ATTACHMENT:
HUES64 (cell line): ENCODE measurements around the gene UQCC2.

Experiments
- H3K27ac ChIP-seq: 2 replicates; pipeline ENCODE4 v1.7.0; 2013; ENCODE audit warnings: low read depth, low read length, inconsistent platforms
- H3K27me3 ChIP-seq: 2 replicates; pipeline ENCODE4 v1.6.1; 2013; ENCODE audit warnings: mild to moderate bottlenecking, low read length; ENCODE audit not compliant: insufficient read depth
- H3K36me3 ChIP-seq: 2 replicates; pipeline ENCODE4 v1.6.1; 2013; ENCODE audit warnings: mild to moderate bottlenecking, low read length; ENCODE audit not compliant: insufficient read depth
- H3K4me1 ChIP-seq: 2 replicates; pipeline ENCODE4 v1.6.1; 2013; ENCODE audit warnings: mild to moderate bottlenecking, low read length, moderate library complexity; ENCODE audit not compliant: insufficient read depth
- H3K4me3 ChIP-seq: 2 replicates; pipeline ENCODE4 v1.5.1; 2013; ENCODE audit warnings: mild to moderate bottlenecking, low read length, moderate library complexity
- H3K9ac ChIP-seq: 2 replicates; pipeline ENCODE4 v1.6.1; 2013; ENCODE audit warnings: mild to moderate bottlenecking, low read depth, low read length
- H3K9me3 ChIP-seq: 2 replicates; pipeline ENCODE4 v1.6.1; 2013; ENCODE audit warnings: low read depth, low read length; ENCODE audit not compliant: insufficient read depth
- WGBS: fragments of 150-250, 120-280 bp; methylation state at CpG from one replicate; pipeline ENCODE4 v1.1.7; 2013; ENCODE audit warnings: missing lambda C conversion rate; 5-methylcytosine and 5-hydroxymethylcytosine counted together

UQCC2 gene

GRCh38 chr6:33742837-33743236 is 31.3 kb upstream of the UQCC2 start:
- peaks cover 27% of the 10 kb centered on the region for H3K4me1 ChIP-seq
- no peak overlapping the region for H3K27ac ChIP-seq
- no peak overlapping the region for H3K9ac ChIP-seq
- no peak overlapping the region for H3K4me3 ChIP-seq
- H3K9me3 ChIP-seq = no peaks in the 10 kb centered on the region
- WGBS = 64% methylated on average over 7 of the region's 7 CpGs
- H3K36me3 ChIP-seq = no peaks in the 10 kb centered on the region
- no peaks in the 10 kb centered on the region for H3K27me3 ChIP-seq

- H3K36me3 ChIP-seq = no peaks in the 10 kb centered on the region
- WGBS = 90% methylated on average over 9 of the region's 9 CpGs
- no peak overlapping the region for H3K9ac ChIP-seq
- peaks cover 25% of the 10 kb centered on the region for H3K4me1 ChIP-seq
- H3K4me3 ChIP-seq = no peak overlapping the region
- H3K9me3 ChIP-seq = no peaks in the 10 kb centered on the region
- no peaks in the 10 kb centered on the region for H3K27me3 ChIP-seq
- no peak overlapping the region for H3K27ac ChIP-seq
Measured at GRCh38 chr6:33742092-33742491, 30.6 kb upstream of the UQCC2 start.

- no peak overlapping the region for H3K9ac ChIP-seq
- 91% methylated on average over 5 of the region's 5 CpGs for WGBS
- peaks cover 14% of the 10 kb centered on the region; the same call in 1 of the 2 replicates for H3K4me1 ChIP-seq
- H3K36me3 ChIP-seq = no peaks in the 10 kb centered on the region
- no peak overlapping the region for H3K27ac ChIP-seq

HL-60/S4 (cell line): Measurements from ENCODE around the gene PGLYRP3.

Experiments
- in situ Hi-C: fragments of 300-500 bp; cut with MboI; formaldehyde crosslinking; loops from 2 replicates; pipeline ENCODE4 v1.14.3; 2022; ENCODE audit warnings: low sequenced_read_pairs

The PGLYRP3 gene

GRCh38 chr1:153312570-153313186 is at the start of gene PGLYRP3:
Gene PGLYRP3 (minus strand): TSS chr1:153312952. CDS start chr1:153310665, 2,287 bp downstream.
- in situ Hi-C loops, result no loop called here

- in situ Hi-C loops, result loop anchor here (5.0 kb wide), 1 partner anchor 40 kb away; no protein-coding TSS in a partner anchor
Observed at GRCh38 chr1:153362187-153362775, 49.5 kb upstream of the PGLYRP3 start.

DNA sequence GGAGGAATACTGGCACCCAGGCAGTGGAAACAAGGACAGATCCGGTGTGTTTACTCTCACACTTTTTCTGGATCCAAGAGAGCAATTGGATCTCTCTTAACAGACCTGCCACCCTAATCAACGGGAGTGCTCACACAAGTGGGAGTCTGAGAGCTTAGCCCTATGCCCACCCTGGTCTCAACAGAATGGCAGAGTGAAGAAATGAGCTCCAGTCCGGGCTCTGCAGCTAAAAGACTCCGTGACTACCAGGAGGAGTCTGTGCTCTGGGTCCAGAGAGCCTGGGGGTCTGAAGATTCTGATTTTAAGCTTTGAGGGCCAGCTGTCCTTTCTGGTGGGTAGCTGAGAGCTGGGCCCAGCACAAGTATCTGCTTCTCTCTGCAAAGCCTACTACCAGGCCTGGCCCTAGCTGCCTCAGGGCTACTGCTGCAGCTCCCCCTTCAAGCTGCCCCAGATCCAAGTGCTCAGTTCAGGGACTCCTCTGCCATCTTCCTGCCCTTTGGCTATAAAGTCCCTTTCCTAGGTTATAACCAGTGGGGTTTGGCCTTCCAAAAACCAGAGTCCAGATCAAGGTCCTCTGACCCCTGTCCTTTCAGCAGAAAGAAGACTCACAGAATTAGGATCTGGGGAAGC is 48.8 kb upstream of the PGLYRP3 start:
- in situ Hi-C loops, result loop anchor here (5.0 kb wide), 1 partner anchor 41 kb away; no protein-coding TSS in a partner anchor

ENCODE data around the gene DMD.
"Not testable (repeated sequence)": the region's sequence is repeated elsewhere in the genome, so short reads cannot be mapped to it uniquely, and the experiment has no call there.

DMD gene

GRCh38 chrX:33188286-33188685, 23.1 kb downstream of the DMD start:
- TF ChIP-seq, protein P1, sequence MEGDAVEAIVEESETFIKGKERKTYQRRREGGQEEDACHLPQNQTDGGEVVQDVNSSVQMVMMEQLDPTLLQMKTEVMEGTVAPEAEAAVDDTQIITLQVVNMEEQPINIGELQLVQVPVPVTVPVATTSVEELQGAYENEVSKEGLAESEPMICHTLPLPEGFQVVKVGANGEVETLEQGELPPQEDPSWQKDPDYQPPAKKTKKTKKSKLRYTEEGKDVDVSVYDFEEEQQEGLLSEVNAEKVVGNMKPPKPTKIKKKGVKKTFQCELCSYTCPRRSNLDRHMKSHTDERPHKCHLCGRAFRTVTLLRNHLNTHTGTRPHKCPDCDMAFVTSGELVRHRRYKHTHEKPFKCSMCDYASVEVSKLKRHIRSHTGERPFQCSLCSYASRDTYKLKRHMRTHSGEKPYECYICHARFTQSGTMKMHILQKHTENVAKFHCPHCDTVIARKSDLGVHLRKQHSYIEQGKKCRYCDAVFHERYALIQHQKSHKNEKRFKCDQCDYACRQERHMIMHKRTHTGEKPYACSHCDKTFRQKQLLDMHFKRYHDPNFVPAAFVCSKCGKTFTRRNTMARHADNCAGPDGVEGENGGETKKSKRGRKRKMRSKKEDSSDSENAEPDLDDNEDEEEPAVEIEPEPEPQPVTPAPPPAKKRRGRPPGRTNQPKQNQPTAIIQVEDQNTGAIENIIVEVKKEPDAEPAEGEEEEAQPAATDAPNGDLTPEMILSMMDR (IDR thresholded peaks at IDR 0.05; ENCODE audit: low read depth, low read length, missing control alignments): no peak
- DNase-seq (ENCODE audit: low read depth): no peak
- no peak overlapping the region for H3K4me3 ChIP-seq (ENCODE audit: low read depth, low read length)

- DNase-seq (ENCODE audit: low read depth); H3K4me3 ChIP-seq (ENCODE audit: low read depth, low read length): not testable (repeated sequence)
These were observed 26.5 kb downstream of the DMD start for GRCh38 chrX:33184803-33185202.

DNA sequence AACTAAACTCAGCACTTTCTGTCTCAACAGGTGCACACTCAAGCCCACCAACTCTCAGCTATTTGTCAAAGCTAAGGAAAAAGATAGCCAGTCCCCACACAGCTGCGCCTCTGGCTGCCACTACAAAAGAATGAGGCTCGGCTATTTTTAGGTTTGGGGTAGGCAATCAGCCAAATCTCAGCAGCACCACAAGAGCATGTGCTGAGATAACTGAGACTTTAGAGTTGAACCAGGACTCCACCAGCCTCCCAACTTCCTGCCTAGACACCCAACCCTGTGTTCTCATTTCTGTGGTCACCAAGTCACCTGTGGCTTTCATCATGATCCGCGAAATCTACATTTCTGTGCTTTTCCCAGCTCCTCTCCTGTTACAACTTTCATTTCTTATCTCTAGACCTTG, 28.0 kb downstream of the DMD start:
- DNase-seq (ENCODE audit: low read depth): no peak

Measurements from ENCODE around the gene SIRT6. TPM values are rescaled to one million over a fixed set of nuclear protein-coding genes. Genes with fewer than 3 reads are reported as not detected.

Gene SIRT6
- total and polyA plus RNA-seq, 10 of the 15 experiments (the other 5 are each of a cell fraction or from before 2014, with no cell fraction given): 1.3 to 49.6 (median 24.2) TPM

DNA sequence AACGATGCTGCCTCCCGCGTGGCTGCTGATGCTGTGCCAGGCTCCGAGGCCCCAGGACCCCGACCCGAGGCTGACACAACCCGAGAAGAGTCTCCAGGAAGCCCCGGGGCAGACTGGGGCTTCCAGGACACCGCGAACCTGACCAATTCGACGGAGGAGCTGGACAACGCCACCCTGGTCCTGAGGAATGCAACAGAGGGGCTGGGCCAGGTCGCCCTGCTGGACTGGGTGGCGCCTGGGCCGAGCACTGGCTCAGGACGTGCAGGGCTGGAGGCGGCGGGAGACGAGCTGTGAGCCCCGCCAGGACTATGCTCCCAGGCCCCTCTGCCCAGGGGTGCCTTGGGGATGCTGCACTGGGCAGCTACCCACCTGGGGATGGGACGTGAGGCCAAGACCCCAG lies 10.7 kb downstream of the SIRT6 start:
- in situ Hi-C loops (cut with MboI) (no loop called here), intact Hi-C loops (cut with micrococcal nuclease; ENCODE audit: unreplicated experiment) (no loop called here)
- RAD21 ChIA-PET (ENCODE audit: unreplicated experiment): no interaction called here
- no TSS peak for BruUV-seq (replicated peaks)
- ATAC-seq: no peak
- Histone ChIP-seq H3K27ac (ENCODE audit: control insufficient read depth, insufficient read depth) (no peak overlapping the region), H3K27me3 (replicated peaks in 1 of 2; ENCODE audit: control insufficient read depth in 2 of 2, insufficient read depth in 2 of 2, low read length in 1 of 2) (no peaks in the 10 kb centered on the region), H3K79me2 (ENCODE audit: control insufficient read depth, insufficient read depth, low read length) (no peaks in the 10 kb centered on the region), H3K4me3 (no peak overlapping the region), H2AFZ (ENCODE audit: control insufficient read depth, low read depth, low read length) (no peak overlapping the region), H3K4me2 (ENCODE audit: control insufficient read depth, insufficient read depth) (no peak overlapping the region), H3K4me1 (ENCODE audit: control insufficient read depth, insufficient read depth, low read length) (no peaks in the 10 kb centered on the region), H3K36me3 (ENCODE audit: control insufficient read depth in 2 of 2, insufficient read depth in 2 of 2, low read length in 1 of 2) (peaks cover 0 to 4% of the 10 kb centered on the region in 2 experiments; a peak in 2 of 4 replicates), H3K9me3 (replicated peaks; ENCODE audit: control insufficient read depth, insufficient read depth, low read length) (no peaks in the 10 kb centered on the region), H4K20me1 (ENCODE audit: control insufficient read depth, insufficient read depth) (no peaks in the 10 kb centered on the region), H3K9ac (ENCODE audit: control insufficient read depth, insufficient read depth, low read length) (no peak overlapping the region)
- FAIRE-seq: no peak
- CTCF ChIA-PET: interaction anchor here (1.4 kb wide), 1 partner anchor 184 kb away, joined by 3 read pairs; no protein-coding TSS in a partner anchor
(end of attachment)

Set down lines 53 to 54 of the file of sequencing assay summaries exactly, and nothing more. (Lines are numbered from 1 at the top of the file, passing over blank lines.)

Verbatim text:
- DNase-seq (ENCODE audit: low read depth); H3K4me3 ChIP-seq (ENCODE audit: low read depth, low read length): not testable (repeated sequence)
These were observed 26.5 kb downstream of the DMD start for GRCh38 chrX:33184803-33185202.